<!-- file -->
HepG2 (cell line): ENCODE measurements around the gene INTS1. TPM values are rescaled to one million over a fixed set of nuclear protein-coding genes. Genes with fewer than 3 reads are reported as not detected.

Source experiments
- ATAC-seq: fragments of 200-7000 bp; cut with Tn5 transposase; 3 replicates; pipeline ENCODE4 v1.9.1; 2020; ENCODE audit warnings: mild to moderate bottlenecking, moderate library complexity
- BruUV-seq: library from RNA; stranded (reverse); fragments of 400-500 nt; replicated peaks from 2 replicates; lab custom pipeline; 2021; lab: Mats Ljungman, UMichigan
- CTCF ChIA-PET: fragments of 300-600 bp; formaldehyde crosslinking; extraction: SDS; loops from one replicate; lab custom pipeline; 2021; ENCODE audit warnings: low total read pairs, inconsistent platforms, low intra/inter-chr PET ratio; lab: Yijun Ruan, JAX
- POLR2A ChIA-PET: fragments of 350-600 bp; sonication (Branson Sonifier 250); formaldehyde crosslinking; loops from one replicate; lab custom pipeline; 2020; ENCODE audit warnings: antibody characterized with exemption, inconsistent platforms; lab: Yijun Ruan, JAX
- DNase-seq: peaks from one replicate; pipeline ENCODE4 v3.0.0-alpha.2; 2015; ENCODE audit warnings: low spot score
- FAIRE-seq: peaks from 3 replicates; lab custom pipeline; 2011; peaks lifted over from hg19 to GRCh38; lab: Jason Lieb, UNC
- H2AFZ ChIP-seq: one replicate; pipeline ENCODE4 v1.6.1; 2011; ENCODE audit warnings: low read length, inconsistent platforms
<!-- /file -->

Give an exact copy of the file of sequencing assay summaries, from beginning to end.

HepG2 (cell line): ENCODE measurements around the gene INTS1. TPM values are rescaled to one million over a fixed set of nuclear protein-coding genes. Genes with fewer than 3 reads are reported as not detected.

Source experiments
- ATAC-seq: fragments of 200-7000 bp; cut with Tn5 transposase; 3 replicates; pipeline ENCODE4 v1.9.1; 2020; ENCODE audit warnings: mild to moderate bottlenecking, moderate library complexity
- BruUV-seq: library from RNA; stranded (reverse); fragments of 400-500 nt; replicated peaks from 2 replicates; lab custom pipeline; 2021; lab: Mats Ljungman, UMichigan
- CTCF ChIA-PET: fragments of 300-600 bp; formaldehyde crosslinking; extraction: SDS; loops from one replicate; lab custom pipeline; 2021; ENCODE audit warnings: low total read pairs, inconsistent platforms, low intra/inter-chr PET ratio; lab: Yijun Ruan, JAX
- POLR2A ChIA-PET: fragments of 350-600 bp; sonication (Branson Sonifier 250); formaldehyde crosslinking; loops from one replicate; lab custom pipeline; 2020; ENCODE audit warnings: antibody characterized with exemption, inconsistent platforms; lab: Yijun Ruan, JAX
- DNase-seq: peaks from one replicate; pipeline ENCODE4 v3.0.0-alpha.2; 2015; ENCODE audit warnings: low spot score
- FAIRE-seq: peaks from 3 replicates; lab custom pipeline; 2011; peaks lifted over from hg19 to GRCh38; lab: Jason Lieb, UNC
- H2AFZ ChIP-seq: one replicate; pipeline ENCODE4 v1.6.1; 2011; ENCODE audit warnings: low read length, inconsistent platforms